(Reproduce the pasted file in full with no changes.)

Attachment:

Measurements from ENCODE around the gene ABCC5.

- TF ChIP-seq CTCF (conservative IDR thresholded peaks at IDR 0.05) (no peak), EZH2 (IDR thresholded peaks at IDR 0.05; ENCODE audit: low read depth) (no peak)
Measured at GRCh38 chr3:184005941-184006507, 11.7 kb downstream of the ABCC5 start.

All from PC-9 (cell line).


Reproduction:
Measurements from ENCODE around the gene ABCC5.

- TF ChIP-seq CTCF (conservative IDR thresholded peaks at IDR 0.05) (no peak), EZH2 (IDR thresholded peaks at IDR 0.05; ENCODE audit: low read depth) (no peak)
Measured at GRCh38 chr3:184005941-184006507, 11.7 kb downstream of the ABCC5 start.

All from PC-9 (cell line).